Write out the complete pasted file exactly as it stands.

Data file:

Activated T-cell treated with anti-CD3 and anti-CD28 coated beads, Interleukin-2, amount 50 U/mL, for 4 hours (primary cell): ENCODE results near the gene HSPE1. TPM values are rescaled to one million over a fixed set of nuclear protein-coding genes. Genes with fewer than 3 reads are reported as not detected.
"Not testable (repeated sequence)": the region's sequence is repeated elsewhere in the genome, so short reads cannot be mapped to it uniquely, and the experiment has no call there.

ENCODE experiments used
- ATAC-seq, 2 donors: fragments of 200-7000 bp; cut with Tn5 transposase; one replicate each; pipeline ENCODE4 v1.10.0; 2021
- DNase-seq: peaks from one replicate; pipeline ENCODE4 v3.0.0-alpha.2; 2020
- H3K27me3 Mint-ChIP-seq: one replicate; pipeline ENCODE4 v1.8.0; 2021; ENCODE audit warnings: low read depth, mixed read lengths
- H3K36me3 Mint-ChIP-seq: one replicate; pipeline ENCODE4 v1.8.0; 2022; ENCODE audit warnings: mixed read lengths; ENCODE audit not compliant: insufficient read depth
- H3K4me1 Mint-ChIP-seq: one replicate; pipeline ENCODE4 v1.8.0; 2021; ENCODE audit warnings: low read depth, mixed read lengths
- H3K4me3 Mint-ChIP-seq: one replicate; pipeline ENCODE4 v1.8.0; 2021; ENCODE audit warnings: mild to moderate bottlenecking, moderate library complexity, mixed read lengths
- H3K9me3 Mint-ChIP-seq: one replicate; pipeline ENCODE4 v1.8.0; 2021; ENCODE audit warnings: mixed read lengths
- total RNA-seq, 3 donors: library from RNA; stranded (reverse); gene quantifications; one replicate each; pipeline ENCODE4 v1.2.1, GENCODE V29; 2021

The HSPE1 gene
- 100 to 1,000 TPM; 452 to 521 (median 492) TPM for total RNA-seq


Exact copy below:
Activated T-cell treated with anti-CD3 and anti-CD28 coated beads, Interleukin-2, amount 50 U/mL, for 4 hours (primary cell): ENCODE results near the gene HSPE1. TPM values are rescaled to one million over a fixed set of nuclear protein-coding genes. Genes with fewer than 3 reads are reported as not detected.
"Not testable (repeated sequence)": the region's sequence is repeated elsewhere in the genome, so short reads cannot be mapped to it uniquely, and the experiment has no call there.

ENCODE experiments used
- ATAC-seq, 2 donors: fragments of 200-7000 bp; cut with Tn5 transposase; one replicate each; pipeline ENCODE4 v1.10.0; 2021
- DNase-seq: peaks from one replicate; pipeline ENCODE4 v3.0.0-alpha.2; 2020
- H3K27me3 Mint-ChIP-seq: one replicate; pipeline ENCODE4 v1.8.0; 2021; ENCODE audit warnings: low read depth, mixed read lengths
- H3K36me3 Mint-ChIP-seq: one replicate; pipeline ENCODE4 v1.8.0; 2022; ENCODE audit warnings: mixed read lengths; ENCODE audit not compliant: insufficient read depth
- H3K4me1 Mint-ChIP-seq: one replicate; pipeline ENCODE4 v1.8.0; 2021; ENCODE audit warnings: low read depth, mixed read lengths
- H3K4me3 Mint-ChIP-seq: one replicate; pipeline ENCODE4 v1.8.0; 2021; ENCODE audit warnings: mild to moderate bottlenecking, moderate library complexity, mixed read lengths
- H3K9me3 Mint-ChIP-seq: one replicate; pipeline ENCODE4 v1.8.0; 2021; ENCODE audit warnings: mixed read lengths
- total RNA-seq, 3 donors: library from RNA; stranded (reverse); gene quantifications; one replicate each; pipeline ENCODE4 v1.2.1, GENCODE V29; 2021

The HSPE1 gene
- 100 to 1,000 TPM; 452 to 521 (median 492) TPM for total RNA-seq